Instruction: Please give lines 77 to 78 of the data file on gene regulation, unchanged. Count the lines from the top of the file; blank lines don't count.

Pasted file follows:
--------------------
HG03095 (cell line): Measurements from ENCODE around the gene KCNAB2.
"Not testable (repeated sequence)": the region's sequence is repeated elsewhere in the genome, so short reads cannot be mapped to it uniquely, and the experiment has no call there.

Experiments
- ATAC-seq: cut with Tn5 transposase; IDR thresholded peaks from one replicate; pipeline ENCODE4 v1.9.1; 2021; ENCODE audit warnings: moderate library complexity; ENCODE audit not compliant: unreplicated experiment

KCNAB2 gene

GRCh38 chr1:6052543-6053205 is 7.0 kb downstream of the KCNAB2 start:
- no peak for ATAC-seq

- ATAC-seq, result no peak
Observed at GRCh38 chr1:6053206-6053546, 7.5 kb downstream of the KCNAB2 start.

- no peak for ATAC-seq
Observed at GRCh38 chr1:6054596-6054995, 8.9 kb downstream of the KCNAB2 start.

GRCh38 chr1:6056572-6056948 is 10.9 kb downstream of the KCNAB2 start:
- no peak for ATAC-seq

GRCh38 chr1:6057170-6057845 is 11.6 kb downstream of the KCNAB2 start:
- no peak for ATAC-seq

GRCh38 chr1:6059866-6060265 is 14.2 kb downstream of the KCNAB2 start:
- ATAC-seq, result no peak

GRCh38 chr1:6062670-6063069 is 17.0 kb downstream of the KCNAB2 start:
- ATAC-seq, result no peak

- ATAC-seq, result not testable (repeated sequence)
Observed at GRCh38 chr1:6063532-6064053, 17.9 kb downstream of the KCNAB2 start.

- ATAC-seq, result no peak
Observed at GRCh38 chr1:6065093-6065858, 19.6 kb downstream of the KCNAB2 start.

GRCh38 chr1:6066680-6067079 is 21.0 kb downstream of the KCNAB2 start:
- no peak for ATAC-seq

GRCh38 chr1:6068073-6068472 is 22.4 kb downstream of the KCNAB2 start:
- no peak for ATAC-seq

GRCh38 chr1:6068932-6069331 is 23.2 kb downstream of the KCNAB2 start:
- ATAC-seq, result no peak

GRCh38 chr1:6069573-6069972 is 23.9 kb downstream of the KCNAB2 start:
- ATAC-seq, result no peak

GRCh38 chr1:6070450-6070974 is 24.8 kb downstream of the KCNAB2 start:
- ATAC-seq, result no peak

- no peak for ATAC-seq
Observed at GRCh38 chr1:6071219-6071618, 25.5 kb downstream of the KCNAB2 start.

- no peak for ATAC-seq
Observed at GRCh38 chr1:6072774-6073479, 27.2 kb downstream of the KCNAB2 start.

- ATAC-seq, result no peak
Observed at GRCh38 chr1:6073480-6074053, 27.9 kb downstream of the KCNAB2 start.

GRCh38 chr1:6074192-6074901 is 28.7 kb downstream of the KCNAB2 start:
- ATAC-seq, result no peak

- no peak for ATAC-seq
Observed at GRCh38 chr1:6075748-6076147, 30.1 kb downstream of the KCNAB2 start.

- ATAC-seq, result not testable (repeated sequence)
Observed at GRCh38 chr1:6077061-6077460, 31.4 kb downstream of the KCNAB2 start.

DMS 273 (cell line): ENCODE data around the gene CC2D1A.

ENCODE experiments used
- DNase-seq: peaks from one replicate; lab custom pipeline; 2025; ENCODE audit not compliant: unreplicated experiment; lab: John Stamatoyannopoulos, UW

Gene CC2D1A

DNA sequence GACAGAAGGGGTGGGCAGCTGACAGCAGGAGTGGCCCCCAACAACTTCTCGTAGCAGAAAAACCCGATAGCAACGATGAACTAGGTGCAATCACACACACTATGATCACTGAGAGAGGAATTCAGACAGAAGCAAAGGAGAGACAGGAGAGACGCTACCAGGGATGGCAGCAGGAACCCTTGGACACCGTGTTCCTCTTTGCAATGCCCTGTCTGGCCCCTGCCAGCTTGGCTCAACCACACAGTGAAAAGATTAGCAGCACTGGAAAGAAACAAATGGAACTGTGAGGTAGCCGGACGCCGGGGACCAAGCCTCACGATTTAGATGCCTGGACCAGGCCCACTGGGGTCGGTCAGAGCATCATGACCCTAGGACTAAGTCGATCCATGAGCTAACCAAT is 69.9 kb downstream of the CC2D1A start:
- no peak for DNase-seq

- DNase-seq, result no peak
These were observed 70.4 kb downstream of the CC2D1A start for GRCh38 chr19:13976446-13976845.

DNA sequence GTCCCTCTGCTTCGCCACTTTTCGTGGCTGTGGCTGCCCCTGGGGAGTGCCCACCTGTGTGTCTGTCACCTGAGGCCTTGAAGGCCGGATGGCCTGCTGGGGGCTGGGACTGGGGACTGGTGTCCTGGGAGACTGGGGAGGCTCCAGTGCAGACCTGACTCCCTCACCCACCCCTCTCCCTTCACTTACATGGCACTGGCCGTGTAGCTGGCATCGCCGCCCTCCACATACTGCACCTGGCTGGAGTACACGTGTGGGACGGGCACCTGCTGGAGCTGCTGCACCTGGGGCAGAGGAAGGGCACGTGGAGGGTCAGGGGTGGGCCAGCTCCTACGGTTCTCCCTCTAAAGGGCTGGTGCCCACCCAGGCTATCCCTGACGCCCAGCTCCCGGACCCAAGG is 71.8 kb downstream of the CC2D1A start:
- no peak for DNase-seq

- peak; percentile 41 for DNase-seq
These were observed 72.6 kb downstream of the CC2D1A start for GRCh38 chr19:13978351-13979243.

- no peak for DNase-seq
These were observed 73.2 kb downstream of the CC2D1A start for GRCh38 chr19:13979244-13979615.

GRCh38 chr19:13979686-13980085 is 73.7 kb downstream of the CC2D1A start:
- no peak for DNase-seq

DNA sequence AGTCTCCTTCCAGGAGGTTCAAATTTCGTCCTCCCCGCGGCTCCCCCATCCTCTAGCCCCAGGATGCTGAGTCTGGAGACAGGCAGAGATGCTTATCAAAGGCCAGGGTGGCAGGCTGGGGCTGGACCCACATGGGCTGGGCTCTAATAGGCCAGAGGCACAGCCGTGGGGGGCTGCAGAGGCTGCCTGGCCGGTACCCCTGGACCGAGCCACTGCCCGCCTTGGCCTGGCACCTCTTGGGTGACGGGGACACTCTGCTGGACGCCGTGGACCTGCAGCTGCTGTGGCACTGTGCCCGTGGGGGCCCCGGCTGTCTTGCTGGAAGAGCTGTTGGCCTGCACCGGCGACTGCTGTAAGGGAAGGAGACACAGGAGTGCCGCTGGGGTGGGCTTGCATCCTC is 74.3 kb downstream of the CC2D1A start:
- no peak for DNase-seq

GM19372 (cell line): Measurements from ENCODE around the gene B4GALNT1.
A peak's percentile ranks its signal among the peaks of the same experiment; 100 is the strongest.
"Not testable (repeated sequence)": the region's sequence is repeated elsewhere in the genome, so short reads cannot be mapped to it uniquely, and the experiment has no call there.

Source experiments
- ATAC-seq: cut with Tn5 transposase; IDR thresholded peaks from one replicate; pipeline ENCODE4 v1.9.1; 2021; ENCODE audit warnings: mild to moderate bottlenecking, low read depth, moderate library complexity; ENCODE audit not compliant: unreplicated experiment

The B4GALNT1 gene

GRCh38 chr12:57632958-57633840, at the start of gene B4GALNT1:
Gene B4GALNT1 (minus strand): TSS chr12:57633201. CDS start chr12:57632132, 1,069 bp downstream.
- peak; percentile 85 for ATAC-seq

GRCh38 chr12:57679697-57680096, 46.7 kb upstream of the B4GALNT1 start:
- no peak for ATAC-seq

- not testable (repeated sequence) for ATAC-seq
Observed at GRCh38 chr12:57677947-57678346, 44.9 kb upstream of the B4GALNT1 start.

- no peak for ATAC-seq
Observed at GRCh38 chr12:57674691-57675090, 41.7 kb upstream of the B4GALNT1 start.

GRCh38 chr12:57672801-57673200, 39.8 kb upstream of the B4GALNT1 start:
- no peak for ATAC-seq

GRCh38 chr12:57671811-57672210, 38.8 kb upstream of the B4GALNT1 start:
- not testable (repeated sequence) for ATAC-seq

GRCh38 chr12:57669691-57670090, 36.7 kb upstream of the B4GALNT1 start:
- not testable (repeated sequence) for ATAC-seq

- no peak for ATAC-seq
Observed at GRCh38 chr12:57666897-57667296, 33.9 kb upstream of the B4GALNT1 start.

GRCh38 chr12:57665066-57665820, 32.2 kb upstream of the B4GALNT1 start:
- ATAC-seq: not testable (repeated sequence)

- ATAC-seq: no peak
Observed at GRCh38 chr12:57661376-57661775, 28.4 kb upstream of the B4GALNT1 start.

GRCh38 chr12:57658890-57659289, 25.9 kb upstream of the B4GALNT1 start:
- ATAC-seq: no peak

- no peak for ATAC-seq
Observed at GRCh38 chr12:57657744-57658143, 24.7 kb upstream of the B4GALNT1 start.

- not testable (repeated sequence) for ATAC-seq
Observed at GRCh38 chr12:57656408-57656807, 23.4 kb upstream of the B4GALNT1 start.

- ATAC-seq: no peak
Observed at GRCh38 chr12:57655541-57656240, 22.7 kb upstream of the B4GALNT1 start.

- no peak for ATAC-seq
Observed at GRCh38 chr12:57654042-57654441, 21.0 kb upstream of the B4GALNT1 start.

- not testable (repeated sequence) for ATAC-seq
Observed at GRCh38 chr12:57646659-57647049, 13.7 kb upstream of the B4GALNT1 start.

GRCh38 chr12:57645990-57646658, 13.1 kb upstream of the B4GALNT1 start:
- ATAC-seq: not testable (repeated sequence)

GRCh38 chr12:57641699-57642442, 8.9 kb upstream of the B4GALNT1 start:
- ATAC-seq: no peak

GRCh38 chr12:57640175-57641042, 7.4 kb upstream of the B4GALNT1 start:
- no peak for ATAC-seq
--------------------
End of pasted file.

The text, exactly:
- no peak for ATAC-seq
Observed at GRCh38 chr12:57674691-57675090, 41.7 kb upstream of the B4GALNT1 start.